Data from vendors are now becoming available that allow trip-based measures to be developed; these data track the location and time of individual vehicles and are described throughout this handbook. However, trip-based reliability measurement poses its own challenges. Facility measurement describes the nature of congestion to which travelers are exposed. When using these data, analysts are left to decide the origin and destination of a trip. Trip measurement includes factors in addition to congestion exposure—how travelers interact with the entire landscape. Regarding trips, travelers are generally free to change departure times and routes and, in some cases, destinations and modes as well. In this project, the research team fixed the origins and destinations to compare trajectory data to facility-based data.
Over time, however, trip purposes and destinations change, resulting in multiple definitions of what a “trip” is even though it may be measured with the same measure. For example, a work trip could have the same start time and route as well as exclusively use a car every day. Alternately, these factors could vary to different degrees. Measuring a true trip from the traveler’s perspective entails measuring a variety of factors, many of which are beyond the control of transportation agencies. Finally, measuring trip performance can be viewed as how participants (travelers and businesses) adapt to the landscape. This adaptation no doubt includes congestion avoidance (e.g., selecting origins and destinations to minimize congestion exposure) and associated costs, which are not captured in trip-based measures.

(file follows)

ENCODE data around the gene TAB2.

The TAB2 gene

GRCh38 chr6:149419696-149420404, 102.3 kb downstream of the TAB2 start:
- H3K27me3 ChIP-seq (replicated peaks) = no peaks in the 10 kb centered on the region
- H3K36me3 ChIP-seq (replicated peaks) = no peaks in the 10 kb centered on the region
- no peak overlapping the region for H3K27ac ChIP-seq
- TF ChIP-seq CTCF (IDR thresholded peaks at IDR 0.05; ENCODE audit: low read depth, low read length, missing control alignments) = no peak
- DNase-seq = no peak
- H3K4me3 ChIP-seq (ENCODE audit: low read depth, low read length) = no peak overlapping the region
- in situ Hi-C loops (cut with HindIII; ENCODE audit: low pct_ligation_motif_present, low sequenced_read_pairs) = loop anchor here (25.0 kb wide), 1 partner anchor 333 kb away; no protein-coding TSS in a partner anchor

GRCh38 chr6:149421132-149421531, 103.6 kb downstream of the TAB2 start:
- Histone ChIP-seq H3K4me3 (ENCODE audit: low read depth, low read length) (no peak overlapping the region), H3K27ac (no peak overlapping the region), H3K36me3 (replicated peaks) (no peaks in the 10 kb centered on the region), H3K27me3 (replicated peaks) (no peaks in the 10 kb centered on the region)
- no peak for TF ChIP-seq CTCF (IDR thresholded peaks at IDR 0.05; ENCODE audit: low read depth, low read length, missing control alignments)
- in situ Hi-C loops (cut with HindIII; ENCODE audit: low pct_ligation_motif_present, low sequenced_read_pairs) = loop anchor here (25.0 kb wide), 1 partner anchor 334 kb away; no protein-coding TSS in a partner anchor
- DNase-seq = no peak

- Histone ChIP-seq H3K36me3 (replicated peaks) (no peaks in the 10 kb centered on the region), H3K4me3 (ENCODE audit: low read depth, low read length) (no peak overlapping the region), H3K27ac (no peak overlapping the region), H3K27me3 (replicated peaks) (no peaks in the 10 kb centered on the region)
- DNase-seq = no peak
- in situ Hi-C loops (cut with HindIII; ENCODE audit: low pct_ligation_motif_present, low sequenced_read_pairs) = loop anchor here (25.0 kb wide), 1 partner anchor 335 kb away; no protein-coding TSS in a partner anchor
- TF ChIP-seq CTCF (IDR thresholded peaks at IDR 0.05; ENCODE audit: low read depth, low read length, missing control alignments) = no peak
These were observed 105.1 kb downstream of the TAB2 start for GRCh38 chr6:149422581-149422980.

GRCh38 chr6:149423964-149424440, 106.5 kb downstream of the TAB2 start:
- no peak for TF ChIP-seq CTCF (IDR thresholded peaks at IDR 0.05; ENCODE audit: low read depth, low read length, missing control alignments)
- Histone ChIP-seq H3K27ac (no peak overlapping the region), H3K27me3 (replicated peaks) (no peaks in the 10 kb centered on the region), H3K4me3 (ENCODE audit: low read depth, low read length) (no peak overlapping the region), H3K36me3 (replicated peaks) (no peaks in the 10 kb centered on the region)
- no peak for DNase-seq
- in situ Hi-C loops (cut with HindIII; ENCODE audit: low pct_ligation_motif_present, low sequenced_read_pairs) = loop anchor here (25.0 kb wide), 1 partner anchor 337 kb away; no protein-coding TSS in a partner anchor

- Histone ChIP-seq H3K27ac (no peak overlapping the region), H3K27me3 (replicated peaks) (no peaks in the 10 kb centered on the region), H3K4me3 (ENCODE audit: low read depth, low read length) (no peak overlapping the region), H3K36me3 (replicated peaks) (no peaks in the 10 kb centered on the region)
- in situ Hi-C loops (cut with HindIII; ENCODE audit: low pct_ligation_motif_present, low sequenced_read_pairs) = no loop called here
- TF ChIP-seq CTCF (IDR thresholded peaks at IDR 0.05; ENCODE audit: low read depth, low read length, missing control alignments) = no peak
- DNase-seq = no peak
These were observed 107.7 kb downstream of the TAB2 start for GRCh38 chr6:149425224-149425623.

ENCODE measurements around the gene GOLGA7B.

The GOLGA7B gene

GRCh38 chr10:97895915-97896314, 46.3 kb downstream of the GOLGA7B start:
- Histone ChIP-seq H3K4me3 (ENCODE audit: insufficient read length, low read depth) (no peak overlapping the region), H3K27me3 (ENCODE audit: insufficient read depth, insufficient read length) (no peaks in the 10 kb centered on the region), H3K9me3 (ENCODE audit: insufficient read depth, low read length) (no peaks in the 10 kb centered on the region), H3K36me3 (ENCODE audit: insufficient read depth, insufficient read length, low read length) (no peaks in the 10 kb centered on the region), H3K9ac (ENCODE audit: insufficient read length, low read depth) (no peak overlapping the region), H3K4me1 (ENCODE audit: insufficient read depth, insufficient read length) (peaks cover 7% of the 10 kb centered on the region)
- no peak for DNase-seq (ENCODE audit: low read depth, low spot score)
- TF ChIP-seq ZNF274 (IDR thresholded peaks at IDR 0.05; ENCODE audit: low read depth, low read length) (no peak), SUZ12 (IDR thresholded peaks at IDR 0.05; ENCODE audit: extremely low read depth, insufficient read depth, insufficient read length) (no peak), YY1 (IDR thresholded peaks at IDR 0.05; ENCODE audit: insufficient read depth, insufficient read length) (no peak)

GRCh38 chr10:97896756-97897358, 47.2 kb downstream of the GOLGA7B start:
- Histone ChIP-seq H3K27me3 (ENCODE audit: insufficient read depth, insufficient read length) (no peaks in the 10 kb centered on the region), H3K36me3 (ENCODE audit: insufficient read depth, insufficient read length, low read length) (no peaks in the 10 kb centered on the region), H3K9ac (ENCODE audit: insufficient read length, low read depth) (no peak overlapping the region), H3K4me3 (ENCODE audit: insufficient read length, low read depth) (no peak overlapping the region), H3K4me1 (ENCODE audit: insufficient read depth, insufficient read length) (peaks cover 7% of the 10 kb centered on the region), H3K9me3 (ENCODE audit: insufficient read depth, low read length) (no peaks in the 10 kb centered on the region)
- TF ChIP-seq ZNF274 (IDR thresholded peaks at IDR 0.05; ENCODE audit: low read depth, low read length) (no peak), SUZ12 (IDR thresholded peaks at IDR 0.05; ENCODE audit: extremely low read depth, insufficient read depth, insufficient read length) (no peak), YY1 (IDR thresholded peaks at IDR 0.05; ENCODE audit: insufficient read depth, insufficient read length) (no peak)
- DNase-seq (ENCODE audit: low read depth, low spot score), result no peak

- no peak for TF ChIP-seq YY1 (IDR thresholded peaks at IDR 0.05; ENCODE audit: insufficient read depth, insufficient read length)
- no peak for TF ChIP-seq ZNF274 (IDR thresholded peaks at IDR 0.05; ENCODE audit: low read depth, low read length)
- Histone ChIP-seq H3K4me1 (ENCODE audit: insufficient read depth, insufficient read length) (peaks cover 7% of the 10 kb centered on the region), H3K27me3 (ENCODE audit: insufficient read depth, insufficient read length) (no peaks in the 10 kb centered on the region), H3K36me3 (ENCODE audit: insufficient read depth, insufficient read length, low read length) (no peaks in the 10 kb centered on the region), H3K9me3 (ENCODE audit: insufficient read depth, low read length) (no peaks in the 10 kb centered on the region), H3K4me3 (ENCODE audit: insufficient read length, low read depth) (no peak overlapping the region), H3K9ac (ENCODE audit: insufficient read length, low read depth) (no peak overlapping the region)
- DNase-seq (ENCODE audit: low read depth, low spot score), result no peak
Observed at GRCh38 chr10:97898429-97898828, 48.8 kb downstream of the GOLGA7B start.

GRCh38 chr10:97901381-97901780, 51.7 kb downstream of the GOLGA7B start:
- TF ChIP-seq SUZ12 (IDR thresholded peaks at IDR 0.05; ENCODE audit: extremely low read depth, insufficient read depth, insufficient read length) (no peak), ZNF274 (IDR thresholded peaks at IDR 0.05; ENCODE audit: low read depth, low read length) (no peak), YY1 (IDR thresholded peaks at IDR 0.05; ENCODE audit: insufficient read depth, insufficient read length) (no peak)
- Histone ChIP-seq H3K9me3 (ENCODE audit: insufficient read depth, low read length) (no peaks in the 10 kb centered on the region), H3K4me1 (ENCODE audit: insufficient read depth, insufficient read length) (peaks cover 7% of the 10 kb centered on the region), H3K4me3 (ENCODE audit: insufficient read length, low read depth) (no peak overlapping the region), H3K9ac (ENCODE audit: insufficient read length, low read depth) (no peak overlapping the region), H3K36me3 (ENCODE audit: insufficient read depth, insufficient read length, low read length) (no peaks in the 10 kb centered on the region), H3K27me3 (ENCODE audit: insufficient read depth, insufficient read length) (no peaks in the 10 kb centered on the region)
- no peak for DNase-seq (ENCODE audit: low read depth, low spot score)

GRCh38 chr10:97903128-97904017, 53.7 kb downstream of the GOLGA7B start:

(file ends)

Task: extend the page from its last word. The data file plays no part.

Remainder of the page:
Standard Processing Procedures
Standard processing procedures for calculating performance measures from high-resolution data do not exist. Analysts use different methods for performing quality control (QC), imputation/handling of missing data, aggregating data, and computing measures, resulting in different values for performance measures created from the same data.
Because little detailed data collected under rigorous controls exist for comparison, QC procedures for travel time data are primitive. For freeway detectors, where volumes and speed measurements exist, checks can be made against traffic flow parameters but deciding how far astray a value should be before it is considered erroneous is problematic. For vehicle probe data, the situation is even more restrictive. Cross-checking travel time data against disruption data (i.e., weather, incidents, and work zones) would be a way of verifying that low speeds are legitimate, but this project did not deal with data from these other data sources.
1 Transportation Research Board of the National Academies of Sciences, Engineering, and Medicine. 2003. NCHRP Report 510: Interim Planning for a Future Strategic Highway Research Program. Washington, DC: National Academy of Sciences. [Return to note 1]
2 Transportation Research Board of the National Academies of Sciences, Engineering, and Medicine. 2014. Incorporating Travel Time Reliability into the Highway Capacity Manual, Transportation Research Board. Report No. S2-L08-RW-1. Washington, DC: Transportation Research Board. [Return to note 2]
United States Department of Transportation - Federal Highway Administration